Surgery for Extrahepatic Liver Shunts
Breeders of toy dogs often know all too well about liver shunts, or portosystemic vascular anomaly (PSVA). A condition common in toy and small breeds, liver shunts occur when dogs develop an abnormal blood vessel, the shunt, connecting the portal vein to the vena cava, the large vein in the abdomen that carries blood from the back of the legs to the heart. The condition causes a short-circuiting of blood to the heart, detouring circulation around the liver. As a result, the liver cannot cleanse blood or add important nutrients.
A healthy liver is critical to proper metabolism and filtering of toxins. In normal dogs, toxins are transported from the gastrointestinal system to the liver via the portal vein. Once inside the liver, the portal vein divides into many small veins like a tree branch, spreading throughout the liver tissue and allowing toxins to be removed before circulating in the body. In dogs with a PSVA defect, unfiltered blood from the gastrointestinal system bypasses the liver and circulates throughout the body. The accumulation of toxic material, particularly ammonia, a byproduct of protein digestion, can trigger a host of neurological signs and unusual behavior in as little as 15 to 45 minutes after eating, particularly following a high-protein meat or fish-based meal.
Toy and small breeds most commonly develop extrahepatic shunts located outside the liver, whereas large-breed dogs are more likely to have intrahepatic shunts inside the liver. Extrahepatic shunts are easier to correct surgically than those inside the liver.
While some dogs show no signs of PSVA, others appear less active or lethargic. Clinical signs are usually observed before an animal is 1 year old and are sometimes seen in puppies as they are weaned. Shunts often are recognized when a veterinarian measures serum bile concentration during treatment for an unrelated illness or after prolonged recovery from surgery due to the liver’s inability to metabolize certain anesthetics.
Affected dogs usually have small red blood cells, low blood urea nitrogen (BUN), low cholesterol and mildly increased liver enzymes (AST and ALT). Bile acid testing is the most informative test since dogs with PSVA are unable to clear bile acids from the systemic circulation. Bile acids are produced by the liver and secreted into bile to aid in digestion. They function like detergents in the liver breaking down food for absorption, and then are resorbed into the portal vein.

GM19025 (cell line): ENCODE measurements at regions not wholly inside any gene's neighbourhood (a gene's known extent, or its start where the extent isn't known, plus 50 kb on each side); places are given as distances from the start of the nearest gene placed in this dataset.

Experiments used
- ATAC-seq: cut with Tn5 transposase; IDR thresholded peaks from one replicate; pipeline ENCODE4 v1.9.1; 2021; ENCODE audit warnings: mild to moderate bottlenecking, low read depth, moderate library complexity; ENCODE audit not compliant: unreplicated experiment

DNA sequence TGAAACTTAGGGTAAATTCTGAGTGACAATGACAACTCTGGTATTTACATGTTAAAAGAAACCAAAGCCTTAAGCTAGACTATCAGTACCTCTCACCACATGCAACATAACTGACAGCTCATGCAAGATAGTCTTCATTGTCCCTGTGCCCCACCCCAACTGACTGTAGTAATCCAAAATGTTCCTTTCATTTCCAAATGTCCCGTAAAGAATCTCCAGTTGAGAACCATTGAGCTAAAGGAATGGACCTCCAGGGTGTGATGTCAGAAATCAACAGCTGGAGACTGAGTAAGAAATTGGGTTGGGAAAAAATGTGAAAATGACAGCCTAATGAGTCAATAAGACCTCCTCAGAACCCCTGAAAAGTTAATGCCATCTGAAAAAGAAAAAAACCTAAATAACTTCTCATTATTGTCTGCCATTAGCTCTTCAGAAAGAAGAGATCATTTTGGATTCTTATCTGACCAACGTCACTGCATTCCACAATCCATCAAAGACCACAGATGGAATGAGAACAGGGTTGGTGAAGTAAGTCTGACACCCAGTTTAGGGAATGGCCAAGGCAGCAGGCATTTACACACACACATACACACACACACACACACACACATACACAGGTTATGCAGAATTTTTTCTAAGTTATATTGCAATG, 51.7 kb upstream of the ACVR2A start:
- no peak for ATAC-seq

Among new interventional imaging techniques used to diagnose PSVA is MRI, or magnetic resonance imaging. Medical management of PSVA involves reducing ammonia and other toxins circulating in the body through a prescription restricted-protein canine food that is easily digested, rich in antioxidants and vitamins, and lower in copper and iron. Many dogs respond well when fed a proper diet.
Reducing ammonia and other toxins circulating in the body is the aim. Lactulose, a carbohydrate digested by certain intestinal bacteria, helps to acidify the large intestine and promote defecation, aiding in the elimination of ammonia and other toxins. Certain antibiotics may be prescribed to help decrease toxin-producing bacteria in the intestines.
Surgery is performed on dogs that do not respond well to a therapeutic diet or medical management. “Surgery for extrahepatic PSVA is highly successful,” Weisse says. “Diet and medication are tried first. These help to make a dog stable and reduce clinical signs, but they do not redirect the blood flow to the liver.”
Though surgery for extrahepatic PSVA is the best chance for long life for affected dogs, it is potentially dangerous. It involves application of an ameroid constrictor, a metal ring lined by a material that slowly expands and causes shunt narrowing over three to 14 days postoperatively.
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